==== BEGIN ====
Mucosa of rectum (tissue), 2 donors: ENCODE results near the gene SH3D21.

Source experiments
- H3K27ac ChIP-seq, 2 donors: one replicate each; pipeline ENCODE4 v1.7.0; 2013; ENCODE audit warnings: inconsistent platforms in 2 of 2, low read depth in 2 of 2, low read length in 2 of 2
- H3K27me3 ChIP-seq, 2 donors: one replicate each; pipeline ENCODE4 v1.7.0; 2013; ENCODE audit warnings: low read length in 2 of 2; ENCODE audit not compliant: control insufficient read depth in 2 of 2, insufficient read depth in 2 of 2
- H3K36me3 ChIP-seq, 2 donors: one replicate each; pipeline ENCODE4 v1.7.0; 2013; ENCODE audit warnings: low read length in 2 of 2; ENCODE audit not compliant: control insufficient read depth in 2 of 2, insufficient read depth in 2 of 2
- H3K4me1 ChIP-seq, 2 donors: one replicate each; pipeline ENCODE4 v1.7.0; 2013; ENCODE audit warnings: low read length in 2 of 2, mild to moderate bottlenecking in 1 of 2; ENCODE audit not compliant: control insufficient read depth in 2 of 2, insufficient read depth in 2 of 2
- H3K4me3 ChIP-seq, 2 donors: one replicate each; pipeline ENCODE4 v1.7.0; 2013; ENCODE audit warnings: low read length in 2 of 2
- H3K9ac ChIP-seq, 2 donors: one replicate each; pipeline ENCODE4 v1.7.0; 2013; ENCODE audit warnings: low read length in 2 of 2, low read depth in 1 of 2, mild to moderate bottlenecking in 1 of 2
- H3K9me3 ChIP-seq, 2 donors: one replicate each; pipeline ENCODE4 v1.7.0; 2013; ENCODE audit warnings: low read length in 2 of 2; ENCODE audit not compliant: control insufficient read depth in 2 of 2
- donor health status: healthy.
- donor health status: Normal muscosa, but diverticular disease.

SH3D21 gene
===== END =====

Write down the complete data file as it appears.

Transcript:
Mucosa of rectum (tissue), 2 donors: ENCODE results near the gene SH3D21.

Source experiments
- H3K27ac ChIP-seq, 2 donors: one replicate each; pipeline ENCODE4 v1.7.0; 2013; ENCODE audit warnings: inconsistent platforms in 2 of 2, low read depth in 2 of 2, low read length in 2 of 2
- H3K27me3 ChIP-seq, 2 donors: one replicate each; pipeline ENCODE4 v1.7.0; 2013; ENCODE audit warnings: low read length in 2 of 2; ENCODE audit not compliant: control insufficient read depth in 2 of 2, insufficient read depth in 2 of 2
- H3K36me3 ChIP-seq, 2 donors: one replicate each; pipeline ENCODE4 v1.7.0; 2013; ENCODE audit warnings: low read length in 2 of 2; ENCODE audit not compliant: control insufficient read depth in 2 of 2, insufficient read depth in 2 of 2
- H3K4me1 ChIP-seq, 2 donors: one replicate each; pipeline ENCODE4 v1.7.0; 2013; ENCODE audit warnings: low read length in 2 of 2, mild to moderate bottlenecking in 1 of 2; ENCODE audit not compliant: control insufficient read depth in 2 of 2, insufficient read depth in 2 of 2
- H3K4me3 ChIP-seq, 2 donors: one replicate each; pipeline ENCODE4 v1.7.0; 2013; ENCODE audit warnings: low read length in 2 of 2
- H3K9ac ChIP-seq, 2 donors: one replicate each; pipeline ENCODE4 v1.7.0; 2013; ENCODE audit warnings: low read length in 2 of 2, low read depth in 1 of 2, mild to moderate bottlenecking in 1 of 2
- H3K9me3 ChIP-seq, 2 donors: one replicate each; pipeline ENCODE4 v1.7.0; 2013; ENCODE audit warnings: low read length in 2 of 2; ENCODE audit not compliant: control insufficient read depth in 2 of 2
- donor health status: healthy.
- donor health status: Normal muscosa, but diverticular disease.

SH3D21 gene